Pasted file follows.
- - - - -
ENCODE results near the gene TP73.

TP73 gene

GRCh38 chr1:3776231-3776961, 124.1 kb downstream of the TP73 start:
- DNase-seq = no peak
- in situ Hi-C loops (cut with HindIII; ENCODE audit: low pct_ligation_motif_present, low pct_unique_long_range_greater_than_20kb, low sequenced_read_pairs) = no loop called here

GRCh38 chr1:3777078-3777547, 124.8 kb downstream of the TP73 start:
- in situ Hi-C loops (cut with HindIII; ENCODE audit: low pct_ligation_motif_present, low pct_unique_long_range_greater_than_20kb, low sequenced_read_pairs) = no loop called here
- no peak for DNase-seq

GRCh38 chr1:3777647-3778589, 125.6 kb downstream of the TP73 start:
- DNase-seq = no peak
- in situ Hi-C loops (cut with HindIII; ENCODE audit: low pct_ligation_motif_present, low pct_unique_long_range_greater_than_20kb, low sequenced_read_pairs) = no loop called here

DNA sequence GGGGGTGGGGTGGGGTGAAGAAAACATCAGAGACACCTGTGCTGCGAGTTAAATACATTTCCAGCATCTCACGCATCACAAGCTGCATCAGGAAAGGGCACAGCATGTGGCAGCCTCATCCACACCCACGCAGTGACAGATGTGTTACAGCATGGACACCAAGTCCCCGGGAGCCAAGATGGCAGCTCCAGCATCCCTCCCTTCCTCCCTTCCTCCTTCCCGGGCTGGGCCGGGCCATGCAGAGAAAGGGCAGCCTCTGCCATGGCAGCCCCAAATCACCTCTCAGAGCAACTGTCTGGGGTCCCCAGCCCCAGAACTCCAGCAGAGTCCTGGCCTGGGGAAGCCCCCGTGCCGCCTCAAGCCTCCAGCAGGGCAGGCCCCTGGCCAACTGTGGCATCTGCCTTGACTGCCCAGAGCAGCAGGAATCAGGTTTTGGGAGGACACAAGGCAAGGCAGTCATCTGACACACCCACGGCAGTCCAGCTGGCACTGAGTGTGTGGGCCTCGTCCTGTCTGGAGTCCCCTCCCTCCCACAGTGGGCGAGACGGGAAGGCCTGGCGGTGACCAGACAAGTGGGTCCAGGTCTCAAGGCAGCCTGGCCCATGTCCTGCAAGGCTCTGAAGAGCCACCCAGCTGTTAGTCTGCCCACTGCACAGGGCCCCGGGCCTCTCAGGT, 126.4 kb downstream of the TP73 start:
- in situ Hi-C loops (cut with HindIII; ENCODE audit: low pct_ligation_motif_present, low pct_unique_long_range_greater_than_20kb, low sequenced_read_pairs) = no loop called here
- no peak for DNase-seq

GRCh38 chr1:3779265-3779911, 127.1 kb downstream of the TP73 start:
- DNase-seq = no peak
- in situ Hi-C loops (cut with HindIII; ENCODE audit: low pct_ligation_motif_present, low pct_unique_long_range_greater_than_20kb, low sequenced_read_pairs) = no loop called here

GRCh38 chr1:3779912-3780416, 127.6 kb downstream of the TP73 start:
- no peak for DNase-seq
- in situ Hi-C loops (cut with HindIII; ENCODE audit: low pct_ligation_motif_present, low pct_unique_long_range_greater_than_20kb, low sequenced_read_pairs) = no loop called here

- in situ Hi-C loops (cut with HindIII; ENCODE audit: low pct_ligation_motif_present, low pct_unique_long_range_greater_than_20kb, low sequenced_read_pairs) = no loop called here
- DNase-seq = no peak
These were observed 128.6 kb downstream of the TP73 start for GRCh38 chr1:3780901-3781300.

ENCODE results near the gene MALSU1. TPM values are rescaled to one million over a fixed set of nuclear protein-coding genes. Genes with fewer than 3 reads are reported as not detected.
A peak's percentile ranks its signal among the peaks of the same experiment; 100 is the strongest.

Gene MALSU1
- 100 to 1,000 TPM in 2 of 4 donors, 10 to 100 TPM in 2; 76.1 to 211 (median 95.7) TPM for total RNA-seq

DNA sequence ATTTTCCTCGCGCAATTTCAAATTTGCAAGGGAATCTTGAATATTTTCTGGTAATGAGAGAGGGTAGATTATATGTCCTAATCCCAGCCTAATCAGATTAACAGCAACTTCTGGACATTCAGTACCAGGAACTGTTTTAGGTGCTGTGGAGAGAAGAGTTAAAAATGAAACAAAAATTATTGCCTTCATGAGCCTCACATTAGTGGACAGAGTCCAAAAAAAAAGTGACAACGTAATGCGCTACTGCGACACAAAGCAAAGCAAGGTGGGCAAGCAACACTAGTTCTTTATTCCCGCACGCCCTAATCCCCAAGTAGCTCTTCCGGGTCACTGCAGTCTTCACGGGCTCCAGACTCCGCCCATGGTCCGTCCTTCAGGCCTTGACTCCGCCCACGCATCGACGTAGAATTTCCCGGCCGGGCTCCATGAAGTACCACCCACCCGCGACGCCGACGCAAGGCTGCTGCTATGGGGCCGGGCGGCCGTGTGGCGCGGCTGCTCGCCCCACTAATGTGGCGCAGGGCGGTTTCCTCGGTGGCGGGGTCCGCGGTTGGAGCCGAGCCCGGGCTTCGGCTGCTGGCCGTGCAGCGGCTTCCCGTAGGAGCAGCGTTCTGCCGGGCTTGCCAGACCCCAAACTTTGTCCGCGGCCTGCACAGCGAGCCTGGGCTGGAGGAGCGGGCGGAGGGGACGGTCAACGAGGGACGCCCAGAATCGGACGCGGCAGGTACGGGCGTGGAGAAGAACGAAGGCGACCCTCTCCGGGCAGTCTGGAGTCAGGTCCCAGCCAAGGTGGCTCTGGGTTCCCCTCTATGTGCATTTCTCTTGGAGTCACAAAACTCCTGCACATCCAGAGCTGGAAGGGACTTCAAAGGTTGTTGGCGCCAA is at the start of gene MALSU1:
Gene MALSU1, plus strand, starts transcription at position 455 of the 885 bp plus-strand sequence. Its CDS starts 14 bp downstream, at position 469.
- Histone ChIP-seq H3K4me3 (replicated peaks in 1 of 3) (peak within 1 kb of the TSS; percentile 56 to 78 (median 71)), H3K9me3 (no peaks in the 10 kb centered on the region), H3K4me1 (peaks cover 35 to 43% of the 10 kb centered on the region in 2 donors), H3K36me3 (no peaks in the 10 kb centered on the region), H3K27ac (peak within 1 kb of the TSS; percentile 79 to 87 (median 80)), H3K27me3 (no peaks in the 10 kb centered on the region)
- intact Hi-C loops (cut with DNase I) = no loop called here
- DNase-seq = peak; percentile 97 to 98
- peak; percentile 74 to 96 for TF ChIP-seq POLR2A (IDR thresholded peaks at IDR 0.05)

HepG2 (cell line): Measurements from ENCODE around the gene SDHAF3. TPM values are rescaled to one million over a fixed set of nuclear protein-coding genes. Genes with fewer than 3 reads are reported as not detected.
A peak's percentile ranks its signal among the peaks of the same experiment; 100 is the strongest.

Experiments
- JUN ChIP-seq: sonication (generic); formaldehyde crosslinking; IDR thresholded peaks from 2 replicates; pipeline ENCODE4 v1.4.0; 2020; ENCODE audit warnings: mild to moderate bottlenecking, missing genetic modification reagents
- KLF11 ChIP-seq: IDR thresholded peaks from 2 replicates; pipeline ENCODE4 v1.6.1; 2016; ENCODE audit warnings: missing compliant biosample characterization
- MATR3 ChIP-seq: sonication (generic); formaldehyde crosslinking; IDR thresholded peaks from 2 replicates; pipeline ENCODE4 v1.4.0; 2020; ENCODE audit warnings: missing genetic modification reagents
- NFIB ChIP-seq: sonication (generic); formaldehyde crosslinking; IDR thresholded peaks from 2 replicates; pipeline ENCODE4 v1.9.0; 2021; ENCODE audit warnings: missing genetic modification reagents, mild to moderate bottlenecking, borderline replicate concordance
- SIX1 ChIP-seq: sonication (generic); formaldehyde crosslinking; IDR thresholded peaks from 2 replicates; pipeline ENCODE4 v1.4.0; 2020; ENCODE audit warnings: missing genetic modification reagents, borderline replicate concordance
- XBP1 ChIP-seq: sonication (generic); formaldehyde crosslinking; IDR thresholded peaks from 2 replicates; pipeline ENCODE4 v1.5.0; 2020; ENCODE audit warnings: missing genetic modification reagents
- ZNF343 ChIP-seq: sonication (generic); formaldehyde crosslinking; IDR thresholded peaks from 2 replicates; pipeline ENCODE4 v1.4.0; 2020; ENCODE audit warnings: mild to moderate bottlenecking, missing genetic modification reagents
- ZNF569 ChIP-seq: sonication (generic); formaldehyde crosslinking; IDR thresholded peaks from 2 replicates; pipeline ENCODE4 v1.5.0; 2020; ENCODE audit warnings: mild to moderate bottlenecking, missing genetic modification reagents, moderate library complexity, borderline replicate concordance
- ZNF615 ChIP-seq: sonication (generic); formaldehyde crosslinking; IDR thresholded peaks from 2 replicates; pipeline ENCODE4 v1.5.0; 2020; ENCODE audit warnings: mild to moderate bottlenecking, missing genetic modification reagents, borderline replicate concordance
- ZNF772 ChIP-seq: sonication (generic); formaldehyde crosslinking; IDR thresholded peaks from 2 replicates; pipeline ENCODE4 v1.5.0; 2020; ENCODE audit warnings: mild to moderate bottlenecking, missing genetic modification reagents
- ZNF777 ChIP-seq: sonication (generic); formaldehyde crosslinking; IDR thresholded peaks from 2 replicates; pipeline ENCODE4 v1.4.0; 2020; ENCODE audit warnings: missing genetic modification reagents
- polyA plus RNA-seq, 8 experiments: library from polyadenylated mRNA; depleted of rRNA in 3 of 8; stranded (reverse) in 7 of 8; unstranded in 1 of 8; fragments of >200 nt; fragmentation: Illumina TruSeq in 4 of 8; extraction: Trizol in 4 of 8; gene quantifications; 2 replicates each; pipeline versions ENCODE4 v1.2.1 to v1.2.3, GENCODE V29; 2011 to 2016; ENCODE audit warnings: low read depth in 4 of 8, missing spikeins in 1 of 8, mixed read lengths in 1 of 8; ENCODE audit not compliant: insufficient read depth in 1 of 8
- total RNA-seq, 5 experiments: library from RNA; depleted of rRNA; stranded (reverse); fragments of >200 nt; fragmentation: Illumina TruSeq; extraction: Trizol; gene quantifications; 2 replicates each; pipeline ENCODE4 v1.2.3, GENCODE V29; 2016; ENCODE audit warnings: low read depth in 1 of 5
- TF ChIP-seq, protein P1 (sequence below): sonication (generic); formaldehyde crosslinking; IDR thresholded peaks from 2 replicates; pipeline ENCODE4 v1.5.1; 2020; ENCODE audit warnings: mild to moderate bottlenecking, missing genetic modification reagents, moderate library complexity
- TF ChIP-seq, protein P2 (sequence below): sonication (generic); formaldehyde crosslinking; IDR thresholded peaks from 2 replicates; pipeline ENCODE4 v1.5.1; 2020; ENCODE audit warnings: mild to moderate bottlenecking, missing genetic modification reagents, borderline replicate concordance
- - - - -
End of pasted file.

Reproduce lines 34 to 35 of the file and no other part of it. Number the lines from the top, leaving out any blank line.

HepG2 (cell line): Measurements from ENCODE around the gene SDHAF3. TPM values are rescaled to one million over a fixed set of nuclear protein-coding genes. Genes with fewer than 3 reads are reported as not detected.
A peak's percentile ranks its signal among the peaks of the same experiment; 100 is the strongest.